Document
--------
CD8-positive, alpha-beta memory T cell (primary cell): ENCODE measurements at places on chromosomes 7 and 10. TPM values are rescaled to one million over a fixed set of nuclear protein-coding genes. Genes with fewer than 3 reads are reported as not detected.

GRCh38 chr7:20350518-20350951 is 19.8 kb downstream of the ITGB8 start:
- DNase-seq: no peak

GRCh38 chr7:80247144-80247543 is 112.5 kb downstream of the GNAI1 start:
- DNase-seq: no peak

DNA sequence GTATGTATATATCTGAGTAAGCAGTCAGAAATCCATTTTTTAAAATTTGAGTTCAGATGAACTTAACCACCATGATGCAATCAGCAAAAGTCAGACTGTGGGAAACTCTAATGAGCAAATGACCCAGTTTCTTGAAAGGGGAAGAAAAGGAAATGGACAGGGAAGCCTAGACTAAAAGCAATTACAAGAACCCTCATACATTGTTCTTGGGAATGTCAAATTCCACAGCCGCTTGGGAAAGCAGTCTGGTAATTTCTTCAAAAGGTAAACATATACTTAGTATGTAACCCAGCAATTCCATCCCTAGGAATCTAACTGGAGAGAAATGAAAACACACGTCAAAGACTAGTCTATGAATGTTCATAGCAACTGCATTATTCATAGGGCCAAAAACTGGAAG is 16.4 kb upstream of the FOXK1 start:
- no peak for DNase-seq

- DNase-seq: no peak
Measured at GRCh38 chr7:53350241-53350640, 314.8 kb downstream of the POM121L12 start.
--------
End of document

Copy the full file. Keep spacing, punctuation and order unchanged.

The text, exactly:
CD8-positive, alpha-beta memory T cell (primary cell): ENCODE measurements at places on chromosomes 7 and 10. TPM values are rescaled to one million over a fixed set of nuclear protein-coding genes. Genes with fewer than 3 reads are reported as not detected.

GRCh38 chr7:20350518-20350951 is 19.8 kb downstream of the ITGB8 start:
- DNase-seq: no peak

GRCh38 chr7:80247144-80247543 is 112.5 kb downstream of the GNAI1 start:
- DNase-seq: no peak

DNA sequence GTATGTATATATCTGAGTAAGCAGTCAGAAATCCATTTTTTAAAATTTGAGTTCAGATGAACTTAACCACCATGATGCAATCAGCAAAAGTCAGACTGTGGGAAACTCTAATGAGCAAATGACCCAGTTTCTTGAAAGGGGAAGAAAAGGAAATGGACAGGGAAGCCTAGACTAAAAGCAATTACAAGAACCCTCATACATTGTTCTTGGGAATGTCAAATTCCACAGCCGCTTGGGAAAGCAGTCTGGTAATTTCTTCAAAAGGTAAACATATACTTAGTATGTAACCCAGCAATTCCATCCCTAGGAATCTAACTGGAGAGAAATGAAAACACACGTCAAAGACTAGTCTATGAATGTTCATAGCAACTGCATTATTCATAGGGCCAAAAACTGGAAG is 16.4 kb upstream of the FOXK1 start:
- no peak for DNase-seq

- DNase-seq: no peak
Measured at GRCh38 chr7:53350241-53350640, 314.8 kb downstream of the POM121L12 start.